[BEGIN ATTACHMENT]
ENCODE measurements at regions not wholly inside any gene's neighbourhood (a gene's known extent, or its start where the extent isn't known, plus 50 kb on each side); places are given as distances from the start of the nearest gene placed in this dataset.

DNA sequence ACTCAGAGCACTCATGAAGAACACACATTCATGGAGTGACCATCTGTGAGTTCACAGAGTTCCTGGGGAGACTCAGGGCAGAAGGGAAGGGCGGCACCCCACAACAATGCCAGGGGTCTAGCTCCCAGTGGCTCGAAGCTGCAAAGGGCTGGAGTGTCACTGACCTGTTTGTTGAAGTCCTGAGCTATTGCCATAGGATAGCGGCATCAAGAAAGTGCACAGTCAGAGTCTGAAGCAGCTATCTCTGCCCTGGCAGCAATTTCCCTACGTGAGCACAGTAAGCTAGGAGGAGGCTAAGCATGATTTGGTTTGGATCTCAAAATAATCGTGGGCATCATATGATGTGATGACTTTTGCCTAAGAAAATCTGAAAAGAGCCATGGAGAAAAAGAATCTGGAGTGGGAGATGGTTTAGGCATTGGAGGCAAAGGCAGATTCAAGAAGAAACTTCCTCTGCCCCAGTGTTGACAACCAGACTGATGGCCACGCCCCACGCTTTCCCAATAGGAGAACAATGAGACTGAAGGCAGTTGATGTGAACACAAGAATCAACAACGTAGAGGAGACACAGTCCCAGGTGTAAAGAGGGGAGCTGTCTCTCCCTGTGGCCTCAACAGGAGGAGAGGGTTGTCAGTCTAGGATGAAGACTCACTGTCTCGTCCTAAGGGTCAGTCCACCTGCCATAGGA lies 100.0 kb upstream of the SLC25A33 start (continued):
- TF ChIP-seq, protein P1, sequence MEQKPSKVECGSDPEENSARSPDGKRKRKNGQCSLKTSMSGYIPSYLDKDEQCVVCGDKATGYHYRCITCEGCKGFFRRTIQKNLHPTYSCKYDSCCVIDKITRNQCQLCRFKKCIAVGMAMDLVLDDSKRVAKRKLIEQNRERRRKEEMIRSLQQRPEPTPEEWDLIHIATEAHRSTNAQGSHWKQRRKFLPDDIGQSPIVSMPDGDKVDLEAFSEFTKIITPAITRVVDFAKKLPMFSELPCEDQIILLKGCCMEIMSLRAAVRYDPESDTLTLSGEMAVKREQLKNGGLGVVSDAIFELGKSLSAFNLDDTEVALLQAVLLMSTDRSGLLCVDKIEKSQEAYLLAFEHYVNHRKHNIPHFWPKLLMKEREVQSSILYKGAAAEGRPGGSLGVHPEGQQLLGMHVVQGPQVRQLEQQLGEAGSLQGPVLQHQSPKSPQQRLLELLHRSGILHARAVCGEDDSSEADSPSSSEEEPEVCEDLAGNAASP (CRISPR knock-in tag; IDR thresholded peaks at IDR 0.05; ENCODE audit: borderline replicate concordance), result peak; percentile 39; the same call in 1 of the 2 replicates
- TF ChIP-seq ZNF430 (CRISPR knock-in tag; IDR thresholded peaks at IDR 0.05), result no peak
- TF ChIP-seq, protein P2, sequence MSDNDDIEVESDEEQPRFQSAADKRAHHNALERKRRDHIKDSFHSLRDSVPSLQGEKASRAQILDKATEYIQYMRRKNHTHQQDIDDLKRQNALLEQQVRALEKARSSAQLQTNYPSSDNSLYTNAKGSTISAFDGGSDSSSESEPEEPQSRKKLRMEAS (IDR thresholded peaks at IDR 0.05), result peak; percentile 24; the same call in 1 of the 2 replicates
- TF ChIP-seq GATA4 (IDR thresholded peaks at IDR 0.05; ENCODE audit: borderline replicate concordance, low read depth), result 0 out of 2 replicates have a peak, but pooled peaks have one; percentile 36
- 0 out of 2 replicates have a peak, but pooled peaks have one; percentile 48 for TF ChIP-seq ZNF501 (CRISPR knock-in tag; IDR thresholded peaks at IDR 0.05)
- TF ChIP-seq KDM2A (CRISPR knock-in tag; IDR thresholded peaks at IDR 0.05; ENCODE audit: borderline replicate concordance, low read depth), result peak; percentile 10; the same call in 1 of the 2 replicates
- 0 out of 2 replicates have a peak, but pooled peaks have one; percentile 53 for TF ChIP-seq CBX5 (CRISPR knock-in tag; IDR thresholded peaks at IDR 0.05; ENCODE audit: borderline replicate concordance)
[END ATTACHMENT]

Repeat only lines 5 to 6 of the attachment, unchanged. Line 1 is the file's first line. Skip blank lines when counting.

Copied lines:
- TF ChIP-seq, protein P2, sequence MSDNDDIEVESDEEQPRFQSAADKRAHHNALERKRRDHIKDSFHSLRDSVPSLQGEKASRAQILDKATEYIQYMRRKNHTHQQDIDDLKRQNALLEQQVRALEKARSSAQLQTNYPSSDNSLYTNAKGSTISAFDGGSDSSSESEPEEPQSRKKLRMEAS (IDR thresholded peaks at IDR 0.05), result peak; percentile 24; the same call in 1 of the 2 replicates
- TF ChIP-seq GATA4 (IDR thresholded peaks at IDR 0.05; ENCODE audit: borderline replicate concordance, low read depth), result 0 out of 2 replicates have a peak, but pooled peaks have one; percentile 36